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"Life's most persistent and urgent question is, 'What are you doing for others?'"

-Martin Luther King, Jr.

Ahmad Tutio started attending Streets Ministries several years ago when a staff member invited him to join the Thursday night get-togethers.

Since then he's been coming almost every day.

He likes to hang-out, shoot hoops, play ping-pong and video games in the facilities at Streets. It's also a place where he can experience new cultures and faiths. Ahmad is Muslim, and knows that Streets is a Christian organization – they regularly share the gospel of Jesus Christ with the students. But he doesn't feel like they are trying to convert him. He says they love and accept him just as he is.

Ahmad is a sixteen-year-old junior at Kingsbury High. He's a good-student, well-spoken, and mature for his age. He plays piano and wants to become a professional musician when he graduates.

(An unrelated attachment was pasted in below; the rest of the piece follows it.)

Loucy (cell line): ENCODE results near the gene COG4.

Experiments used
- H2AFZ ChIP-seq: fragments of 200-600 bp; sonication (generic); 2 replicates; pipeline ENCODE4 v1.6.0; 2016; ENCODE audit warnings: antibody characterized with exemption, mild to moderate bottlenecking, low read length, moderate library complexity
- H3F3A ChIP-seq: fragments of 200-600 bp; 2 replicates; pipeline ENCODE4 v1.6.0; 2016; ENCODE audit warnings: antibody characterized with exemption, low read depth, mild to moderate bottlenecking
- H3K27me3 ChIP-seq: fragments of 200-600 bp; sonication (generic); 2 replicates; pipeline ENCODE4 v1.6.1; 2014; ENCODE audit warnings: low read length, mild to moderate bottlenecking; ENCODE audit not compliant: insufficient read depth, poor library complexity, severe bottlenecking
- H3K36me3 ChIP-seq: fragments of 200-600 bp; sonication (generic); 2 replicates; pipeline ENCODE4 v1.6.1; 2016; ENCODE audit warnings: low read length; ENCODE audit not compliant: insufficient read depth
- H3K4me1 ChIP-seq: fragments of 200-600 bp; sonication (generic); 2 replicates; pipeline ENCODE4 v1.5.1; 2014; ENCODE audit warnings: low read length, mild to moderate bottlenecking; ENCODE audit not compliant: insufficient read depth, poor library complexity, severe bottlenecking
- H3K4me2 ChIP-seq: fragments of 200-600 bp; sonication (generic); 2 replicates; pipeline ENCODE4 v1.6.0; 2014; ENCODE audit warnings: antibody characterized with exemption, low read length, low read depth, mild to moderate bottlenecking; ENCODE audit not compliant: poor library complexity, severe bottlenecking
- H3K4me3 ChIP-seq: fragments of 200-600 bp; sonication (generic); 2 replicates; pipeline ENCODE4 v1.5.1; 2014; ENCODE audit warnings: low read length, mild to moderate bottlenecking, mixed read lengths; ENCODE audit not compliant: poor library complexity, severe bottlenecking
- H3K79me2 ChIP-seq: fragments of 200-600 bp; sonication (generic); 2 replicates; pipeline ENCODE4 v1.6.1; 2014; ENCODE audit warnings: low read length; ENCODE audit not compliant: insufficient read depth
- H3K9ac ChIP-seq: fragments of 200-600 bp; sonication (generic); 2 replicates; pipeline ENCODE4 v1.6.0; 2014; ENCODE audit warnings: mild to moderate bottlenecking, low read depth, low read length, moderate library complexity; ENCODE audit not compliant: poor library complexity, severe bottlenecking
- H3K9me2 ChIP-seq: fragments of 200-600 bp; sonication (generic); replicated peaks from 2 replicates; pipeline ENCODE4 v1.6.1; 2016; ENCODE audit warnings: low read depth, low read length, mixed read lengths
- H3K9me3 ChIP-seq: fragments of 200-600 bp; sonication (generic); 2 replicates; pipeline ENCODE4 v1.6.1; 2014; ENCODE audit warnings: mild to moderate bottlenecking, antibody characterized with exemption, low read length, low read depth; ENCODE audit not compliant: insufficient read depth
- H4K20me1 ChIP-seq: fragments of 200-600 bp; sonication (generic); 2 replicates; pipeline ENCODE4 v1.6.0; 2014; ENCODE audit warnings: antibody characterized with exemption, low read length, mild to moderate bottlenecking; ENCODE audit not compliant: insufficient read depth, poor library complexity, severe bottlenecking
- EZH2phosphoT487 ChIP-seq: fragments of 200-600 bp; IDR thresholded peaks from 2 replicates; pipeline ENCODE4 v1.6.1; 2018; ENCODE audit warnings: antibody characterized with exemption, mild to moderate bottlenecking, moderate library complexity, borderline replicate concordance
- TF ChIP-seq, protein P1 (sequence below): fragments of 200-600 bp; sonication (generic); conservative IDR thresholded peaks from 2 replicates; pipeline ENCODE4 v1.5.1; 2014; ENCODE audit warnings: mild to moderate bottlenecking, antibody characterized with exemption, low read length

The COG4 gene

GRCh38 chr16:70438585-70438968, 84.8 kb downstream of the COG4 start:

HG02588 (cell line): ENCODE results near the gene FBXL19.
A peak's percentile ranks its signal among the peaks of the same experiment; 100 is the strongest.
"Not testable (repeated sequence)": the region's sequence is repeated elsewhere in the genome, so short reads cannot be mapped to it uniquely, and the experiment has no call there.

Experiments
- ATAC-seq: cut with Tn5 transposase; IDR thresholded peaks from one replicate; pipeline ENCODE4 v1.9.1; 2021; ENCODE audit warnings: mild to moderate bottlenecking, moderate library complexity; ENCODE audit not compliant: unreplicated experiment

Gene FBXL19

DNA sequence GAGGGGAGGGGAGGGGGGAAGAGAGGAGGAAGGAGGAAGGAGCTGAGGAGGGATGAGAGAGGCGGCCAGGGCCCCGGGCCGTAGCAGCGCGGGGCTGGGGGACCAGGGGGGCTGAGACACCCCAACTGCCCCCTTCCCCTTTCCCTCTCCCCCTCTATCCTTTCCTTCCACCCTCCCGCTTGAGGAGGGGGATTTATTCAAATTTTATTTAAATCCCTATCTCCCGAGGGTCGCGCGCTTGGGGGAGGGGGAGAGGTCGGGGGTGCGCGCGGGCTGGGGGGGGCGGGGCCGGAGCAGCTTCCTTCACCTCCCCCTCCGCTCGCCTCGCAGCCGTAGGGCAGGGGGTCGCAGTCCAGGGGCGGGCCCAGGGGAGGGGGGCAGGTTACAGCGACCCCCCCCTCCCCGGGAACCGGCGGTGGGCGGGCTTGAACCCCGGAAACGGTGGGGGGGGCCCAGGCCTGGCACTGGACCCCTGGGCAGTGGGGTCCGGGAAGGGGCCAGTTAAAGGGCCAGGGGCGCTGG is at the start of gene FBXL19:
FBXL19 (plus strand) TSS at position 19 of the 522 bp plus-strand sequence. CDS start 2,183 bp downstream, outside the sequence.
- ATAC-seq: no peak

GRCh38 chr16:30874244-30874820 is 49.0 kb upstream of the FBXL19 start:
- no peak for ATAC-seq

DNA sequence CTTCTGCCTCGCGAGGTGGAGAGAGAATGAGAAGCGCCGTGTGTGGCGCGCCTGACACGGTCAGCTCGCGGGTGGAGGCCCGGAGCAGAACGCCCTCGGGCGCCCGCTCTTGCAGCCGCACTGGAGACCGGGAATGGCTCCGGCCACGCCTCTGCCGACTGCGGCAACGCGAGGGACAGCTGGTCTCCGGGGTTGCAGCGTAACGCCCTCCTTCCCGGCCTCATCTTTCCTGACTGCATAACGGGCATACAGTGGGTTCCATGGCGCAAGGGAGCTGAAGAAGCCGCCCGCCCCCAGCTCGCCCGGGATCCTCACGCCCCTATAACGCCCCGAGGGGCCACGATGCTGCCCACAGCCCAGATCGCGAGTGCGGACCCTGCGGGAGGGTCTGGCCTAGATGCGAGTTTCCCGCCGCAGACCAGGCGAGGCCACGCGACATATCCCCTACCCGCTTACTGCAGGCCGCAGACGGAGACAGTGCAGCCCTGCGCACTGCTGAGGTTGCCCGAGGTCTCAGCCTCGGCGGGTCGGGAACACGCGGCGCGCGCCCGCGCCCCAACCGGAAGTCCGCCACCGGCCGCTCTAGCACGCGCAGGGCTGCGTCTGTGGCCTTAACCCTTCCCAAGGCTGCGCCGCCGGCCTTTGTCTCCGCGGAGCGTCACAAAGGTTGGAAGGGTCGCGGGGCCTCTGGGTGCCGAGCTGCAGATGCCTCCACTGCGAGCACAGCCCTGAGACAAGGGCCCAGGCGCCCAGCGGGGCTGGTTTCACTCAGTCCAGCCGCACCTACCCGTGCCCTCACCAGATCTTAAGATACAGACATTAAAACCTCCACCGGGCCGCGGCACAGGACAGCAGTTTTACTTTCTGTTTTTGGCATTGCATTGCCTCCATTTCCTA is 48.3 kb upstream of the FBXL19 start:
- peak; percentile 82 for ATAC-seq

What impresses him the most about Streets is the example set by the staff. He says it's the leaders who are often the ones doing the grunt-work, like Executive Director Reggie Davis. “He’s like the big guy at Streets,” says Ahmad, “and one day you see him outside picking up the trash.” Somedays Reggie will pick him up at his house and they'll go clean up trash in the neighborhood. It's this servant-leadership exemplified by the staff that inspires kids like Ahmad and encourages them to be role-models for the younger students.

Ahmad is just one example of the many kids who are being served by Streets. His portrait is one of ten I'm doing for the Faces of Streets Project to honor the lives of underprivileged kids in our community and raise awareness for Streets Ministries. You can read more about the Faces of Streets Project and see the other portraits here.

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